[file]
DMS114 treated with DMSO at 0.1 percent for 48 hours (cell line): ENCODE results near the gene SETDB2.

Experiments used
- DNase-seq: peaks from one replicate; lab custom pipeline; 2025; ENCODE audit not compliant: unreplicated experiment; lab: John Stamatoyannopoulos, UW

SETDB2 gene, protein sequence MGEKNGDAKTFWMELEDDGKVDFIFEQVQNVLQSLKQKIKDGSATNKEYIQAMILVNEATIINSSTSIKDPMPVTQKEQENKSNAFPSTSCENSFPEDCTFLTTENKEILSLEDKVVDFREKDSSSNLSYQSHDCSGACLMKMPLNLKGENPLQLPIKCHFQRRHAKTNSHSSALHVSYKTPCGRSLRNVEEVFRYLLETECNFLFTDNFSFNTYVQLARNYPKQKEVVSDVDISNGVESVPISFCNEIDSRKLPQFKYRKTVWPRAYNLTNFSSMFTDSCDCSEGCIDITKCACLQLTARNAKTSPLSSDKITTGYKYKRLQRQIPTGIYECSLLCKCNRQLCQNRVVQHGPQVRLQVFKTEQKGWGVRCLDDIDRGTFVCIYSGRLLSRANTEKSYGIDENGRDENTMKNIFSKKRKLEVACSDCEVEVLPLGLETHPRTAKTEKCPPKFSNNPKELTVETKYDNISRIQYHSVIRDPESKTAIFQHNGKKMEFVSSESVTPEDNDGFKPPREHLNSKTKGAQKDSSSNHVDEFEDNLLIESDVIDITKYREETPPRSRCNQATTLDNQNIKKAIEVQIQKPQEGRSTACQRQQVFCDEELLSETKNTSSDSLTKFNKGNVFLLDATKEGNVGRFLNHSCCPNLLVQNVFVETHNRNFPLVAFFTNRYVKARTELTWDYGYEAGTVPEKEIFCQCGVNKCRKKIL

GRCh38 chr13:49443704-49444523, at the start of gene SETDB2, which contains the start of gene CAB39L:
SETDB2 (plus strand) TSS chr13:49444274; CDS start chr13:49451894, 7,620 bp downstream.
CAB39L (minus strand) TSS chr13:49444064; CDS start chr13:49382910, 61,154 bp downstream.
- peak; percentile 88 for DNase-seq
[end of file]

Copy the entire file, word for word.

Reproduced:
DMS114 treated with DMSO at 0.1 percent for 48 hours (cell line): ENCODE results near the gene SETDB2.

Experiments used
- DNase-seq: peaks from one replicate; lab custom pipeline; 2025; ENCODE audit not compliant: unreplicated experiment; lab: John Stamatoyannopoulos, UW

SETDB2 gene, protein sequence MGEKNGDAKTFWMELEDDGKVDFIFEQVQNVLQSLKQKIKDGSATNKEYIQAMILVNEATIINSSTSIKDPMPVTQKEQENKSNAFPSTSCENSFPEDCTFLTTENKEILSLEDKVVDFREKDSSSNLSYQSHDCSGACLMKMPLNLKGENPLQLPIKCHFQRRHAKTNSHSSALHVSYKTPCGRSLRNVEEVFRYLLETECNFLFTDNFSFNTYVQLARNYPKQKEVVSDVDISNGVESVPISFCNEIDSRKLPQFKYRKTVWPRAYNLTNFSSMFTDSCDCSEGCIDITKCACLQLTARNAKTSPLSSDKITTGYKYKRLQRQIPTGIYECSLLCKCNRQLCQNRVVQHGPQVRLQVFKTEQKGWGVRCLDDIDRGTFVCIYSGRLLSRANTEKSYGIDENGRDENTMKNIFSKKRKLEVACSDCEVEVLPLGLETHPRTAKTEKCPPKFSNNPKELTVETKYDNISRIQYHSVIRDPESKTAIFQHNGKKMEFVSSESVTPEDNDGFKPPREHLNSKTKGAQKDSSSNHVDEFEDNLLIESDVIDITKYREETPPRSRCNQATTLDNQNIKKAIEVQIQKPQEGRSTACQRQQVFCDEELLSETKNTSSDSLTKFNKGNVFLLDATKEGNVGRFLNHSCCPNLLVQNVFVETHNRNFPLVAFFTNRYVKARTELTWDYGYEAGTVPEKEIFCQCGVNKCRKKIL

GRCh38 chr13:49443704-49444523, at the start of gene SETDB2, which contains the start of gene CAB39L:
SETDB2 (plus strand) TSS chr13:49444274; CDS start chr13:49451894, 7,620 bp downstream.
CAB39L (minus strand) TSS chr13:49444064; CDS start chr13:49382910, 61,154 bp downstream.
- peak; percentile 88 for DNase-seq